October 2020
Volume 20, Issue 11
Open Access
Vision Sciences Society Annual Meeting Abstract  |   October 2020
Multisensory effects on causal perception
Author Affiliations
  • Kayla Soma Tsutsuse
    University of Hawaii at Manoa
  • Jonas Vibell
    University of Hawaii at Manoa
  • Scott Sinnett
    University of Hawaii at Manoa
Journal of Vision October 2020, Vol.20, 1759. doi:https://doi.org/10.1167/jov.20.11.1759
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      Kayla Soma Tsutsuse, Jonas Vibell, Scott Sinnett; Multisensory effects on causal perception. Journal of Vision 2020;20(11):1759. doi: https://doi.org/10.1167/jov.20.11.1759.

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      © ARVO (1962-2015); The Authors (2016-present)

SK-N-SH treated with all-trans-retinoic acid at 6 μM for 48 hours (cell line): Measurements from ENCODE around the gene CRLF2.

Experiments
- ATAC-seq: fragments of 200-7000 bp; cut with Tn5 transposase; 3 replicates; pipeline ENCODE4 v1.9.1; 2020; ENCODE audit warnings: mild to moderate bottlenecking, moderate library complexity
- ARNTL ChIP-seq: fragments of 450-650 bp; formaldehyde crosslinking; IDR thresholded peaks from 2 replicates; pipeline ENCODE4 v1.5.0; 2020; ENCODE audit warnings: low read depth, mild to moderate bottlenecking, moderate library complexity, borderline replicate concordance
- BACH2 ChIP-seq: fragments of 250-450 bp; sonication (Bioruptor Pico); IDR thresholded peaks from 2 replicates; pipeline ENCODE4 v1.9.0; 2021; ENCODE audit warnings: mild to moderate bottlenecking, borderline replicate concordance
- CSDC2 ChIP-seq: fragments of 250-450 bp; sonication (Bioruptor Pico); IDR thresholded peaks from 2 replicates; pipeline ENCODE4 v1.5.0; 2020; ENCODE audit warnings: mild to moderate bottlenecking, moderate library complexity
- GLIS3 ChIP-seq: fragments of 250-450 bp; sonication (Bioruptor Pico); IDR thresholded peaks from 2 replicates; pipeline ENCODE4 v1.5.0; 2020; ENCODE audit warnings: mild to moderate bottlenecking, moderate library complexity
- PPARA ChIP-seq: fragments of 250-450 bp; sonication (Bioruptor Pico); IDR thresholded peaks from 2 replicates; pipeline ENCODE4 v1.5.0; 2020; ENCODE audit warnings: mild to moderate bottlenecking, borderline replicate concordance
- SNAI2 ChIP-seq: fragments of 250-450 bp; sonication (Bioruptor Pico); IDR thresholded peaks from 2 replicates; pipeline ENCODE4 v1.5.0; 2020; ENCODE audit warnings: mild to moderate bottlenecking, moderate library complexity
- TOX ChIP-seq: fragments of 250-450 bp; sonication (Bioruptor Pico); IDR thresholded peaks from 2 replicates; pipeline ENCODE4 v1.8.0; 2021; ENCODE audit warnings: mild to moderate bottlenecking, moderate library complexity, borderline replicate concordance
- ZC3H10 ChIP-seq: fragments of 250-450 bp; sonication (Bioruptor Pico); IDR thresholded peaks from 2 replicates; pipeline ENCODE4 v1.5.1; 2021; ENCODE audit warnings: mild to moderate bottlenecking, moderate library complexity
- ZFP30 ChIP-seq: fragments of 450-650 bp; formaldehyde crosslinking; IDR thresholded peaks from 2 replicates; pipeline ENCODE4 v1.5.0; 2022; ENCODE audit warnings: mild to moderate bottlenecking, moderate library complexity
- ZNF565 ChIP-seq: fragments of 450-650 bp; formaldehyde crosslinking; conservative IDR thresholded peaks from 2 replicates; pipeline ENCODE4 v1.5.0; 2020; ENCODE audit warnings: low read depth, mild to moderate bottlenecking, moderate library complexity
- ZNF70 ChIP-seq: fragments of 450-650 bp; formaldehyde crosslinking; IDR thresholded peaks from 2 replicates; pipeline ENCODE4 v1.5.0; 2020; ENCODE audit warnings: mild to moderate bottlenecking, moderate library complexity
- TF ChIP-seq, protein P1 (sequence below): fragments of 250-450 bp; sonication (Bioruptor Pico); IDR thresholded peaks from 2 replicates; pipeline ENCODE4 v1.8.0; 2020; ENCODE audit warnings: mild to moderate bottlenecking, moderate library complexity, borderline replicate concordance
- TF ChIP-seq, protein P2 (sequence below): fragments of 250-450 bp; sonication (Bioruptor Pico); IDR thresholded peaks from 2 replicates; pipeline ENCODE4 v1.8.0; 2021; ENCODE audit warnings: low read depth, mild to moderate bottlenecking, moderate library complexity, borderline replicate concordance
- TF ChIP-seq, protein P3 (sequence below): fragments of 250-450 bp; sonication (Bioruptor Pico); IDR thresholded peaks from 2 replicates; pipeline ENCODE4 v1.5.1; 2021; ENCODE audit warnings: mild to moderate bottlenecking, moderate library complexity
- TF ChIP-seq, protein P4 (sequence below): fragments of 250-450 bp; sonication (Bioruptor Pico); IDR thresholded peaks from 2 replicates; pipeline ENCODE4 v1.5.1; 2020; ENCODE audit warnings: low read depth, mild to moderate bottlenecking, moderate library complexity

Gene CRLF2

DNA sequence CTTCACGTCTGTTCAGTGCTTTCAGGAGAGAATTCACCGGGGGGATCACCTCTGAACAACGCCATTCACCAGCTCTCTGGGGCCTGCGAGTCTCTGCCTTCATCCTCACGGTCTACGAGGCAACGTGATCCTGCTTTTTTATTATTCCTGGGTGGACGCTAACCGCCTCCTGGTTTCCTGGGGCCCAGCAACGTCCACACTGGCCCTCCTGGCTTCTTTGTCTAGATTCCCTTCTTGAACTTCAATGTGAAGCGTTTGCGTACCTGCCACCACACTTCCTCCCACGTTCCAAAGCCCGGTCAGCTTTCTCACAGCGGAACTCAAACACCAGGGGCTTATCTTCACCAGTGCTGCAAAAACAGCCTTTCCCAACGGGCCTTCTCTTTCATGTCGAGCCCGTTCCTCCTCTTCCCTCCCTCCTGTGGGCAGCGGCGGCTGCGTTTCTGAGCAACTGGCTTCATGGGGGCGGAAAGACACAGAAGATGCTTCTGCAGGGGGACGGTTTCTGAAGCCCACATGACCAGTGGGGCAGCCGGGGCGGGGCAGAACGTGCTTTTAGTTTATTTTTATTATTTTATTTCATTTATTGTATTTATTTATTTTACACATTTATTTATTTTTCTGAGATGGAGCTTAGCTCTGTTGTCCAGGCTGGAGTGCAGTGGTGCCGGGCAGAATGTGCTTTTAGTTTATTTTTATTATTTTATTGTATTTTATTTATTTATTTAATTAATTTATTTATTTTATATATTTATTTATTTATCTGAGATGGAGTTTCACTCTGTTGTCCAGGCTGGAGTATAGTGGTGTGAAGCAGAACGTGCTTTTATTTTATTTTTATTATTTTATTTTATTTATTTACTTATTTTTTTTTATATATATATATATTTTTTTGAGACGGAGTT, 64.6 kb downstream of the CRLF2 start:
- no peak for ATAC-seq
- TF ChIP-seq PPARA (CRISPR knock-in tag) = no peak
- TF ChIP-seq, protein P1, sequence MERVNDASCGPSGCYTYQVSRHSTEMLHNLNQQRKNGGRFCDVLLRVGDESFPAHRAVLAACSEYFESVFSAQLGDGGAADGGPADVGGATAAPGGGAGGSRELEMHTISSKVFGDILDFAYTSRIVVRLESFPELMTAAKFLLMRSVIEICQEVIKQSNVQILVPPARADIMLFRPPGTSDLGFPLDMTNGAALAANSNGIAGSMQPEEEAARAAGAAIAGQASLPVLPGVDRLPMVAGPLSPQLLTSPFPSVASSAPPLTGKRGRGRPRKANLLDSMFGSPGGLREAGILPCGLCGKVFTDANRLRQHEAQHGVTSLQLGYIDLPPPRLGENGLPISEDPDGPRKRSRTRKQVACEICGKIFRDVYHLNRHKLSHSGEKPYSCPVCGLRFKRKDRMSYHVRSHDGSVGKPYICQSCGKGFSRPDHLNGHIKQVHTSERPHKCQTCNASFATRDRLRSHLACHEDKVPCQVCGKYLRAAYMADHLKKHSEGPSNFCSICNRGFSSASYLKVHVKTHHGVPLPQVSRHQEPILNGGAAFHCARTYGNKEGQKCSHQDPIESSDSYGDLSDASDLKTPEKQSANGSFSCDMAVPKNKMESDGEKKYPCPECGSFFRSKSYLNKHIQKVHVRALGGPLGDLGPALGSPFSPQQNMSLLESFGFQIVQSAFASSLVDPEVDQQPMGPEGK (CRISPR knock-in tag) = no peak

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Previous research has shown that visual perception is influenced by Newtonian constraints. For instance, Kominsky et al. (2017) showed that humans can detect unnatural collision events at a faster rate, where objects break Newtonian motion constraints by moving at a faster speed after colliding with another object, compared to collisions that do not violate Newtonian constraints. Their results provide evidence that the perceptual system distinguishes between realistic and unrealistic causal events. However, collisions between two objects are rarely silent in the real-world. The present study extends this research by adding a sound at the collision point between two objects to evaluate how multisensory integration influences the perception of colliding events that either follow or violate Newtonian constraints. To accomplish this, participants viewed an array of three simultaneous videos, each video depicting two moving objects. Two of the videos showed discs that moved at the same speed in a horizontal back and forth motion, and an oddball video of discs that either moved faster before the collision and slower after (natural) or slower before the collision and faster after (unnatural), thereby violating Newtonian motion constraints in the latter. Participants were asked to indicate the oddball video via keypress. Results demonstrate that participants were faster and more accurate when identifying natural events that included sound compared to silent conditions. However, similar results were found when participants responded to unnatural conditions with no sound at the collision point in comparison to conditions with a sound. These findings suggest that the addition of a sound to the unnatural events lead the perceiver to view them as being more realistic, even though they continue to violate the constraints of the physical world. Furthermore, this provides evidence of the complexity of interactions that influence the human visual perceptual system and its ability to perceive causal events.


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